What you need to know:
- The WHO states that health is a state of complete physical, mental and social well-being and not merely the absence of disease or infirmity.
- In 2017, a WHO report ranked Kenya as the sixth among countries with the highest levels of depression as 1.9 million were diagnosed with depression and 1,408 people commit suicide yearly
October 10 was a unique World Mental Health Day as the world grapples with Covid-19, which presents anxiety and stress, mental health crisis triggers.
During the pandemic, many people are undergoing financial difficulties as a result of the businesses being down-scaled, lay-offs and unpaid leave. Many families have been left homeless by floods in various parts of the country. Some who have recovered from the virus have to contend with stigma. All these are stressors that can make one susceptible to mental illness.
The social distancing requirement, isolation and lockdowns have caused anxiety and stress, which can be overwhelming as there are no longer the normal interactions we were used to.
The WHO states that health is a state of complete physical, mental and social well-being and not merely the absence of disease or infirmity. This means that mental health is more than just the absence of mental disorders or disabilities. It defines depression as a common mental disorder marked by persistent sadness and loss of interest in activities one normally enjoys, with the inability to carry out daily activities for at least a fortnight.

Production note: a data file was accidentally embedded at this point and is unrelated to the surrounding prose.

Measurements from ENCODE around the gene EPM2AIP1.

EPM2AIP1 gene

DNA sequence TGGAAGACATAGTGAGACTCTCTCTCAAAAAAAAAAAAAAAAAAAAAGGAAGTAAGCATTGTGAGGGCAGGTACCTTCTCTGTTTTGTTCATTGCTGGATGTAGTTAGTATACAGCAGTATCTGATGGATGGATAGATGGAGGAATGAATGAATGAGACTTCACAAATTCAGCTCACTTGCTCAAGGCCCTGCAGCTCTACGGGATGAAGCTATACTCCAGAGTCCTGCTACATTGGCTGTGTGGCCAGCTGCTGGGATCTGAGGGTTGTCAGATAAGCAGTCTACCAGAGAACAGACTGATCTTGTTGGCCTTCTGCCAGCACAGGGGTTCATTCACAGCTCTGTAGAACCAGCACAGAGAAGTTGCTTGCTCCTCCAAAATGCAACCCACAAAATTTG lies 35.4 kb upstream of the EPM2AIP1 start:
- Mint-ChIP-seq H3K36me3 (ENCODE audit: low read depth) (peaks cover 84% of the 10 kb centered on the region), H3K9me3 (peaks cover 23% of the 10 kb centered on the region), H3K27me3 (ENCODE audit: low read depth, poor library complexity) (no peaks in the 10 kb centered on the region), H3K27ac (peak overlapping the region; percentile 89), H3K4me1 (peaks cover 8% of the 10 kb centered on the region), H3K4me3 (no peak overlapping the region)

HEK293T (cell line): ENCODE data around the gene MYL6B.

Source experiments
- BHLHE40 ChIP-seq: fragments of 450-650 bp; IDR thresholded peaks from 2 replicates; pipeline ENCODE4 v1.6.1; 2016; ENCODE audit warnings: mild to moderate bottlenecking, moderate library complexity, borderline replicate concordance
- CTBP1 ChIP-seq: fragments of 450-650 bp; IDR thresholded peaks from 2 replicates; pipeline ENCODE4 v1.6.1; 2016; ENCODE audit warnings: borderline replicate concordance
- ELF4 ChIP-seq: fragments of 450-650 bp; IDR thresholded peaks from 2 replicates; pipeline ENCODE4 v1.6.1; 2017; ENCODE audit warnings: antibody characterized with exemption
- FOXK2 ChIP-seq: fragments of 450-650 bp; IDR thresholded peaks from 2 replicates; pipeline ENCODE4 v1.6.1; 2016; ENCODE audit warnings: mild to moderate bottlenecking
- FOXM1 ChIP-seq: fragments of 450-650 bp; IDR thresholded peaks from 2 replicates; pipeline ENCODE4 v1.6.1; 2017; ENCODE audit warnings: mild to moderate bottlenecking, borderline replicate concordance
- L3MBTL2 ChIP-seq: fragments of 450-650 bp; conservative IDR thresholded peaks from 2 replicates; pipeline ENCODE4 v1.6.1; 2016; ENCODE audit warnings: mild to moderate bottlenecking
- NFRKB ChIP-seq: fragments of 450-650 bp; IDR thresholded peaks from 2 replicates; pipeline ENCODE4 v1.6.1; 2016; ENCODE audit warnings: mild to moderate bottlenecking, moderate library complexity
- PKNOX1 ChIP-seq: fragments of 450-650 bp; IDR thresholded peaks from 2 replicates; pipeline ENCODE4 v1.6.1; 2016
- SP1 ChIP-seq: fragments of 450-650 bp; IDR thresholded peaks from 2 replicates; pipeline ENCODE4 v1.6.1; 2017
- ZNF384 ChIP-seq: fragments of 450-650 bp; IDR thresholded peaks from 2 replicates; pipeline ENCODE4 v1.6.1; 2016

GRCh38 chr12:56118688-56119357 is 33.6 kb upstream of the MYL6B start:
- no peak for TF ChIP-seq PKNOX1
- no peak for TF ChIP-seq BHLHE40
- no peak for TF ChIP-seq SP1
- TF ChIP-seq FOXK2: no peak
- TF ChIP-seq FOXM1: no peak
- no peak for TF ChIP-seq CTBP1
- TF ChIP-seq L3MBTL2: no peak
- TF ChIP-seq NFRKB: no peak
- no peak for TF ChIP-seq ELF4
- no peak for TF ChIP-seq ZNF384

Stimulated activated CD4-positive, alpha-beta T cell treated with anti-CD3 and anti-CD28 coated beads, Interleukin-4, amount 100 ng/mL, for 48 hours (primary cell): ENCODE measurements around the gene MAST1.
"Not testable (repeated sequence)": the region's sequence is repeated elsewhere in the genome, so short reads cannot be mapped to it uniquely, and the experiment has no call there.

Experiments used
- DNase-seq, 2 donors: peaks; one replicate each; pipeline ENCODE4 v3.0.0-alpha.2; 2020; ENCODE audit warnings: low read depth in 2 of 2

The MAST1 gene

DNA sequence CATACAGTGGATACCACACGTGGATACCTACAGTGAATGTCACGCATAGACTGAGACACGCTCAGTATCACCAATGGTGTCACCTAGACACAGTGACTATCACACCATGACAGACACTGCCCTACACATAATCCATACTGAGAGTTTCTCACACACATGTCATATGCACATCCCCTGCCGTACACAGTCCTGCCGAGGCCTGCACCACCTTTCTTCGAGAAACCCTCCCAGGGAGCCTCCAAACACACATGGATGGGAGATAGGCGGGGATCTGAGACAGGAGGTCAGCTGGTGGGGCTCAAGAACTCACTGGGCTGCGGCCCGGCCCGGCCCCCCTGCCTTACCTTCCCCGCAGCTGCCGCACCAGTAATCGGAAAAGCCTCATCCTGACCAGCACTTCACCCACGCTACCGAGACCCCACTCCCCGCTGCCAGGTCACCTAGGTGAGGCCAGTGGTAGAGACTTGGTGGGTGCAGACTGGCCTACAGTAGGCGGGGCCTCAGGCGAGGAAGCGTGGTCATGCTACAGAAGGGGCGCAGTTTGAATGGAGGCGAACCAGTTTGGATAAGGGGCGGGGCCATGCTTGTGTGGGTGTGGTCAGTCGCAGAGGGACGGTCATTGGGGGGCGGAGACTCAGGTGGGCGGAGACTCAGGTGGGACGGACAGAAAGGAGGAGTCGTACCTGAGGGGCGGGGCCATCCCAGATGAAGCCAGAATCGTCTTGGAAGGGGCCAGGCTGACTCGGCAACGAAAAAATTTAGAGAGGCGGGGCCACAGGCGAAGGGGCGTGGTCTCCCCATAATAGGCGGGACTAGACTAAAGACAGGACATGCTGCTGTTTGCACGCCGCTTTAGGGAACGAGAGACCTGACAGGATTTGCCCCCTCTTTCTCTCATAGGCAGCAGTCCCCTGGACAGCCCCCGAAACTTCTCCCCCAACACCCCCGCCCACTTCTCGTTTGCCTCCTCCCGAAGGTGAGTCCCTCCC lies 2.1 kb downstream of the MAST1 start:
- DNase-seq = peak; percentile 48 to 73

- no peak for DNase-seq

Depression, a mental disorder, is one of the main causes of disability and affects some 264 million people. Now that we are grappling with a pandemic that has disrupted our normal lives, causing anxiety, the chances of depression are high and more has to be done to avert another crisis — of mental illness.
The US Centers for Disease Control and Prevention notes that depression is nearly twice as common among women as men, whereas the affected men are more likely than females to excessively drink alcohol, display anger and engage in risk-taking.
A report compiled from the Kenya Red Cross Society call centre and the psychological support programme, which is run by Minet Insurance Brokers and ABSA Group, show that many individuals, apart from those in isolation or quarantine centres, called in for non-health issues such as hunger due to loss of income, postponement of national examination, floods, depression, rape and domestic violence.
In 2017, a WHO report ranked Kenya as the sixth among countries with the highest levels of depression as 1.9 million were diagnosed with depression and 1,408 people commit suicide yearly. Amid the coronavirus, cases can spike. A good number of suicides occur impulsively during crises.
Cases of gender-based violence and rape have also increased.
Those with mental disorders should be given social support, care and treatment. Some issues, like acting erratically due to mental illness, are actually better served by medical attention than incarceration.
Dorothy Pamella, Kisumu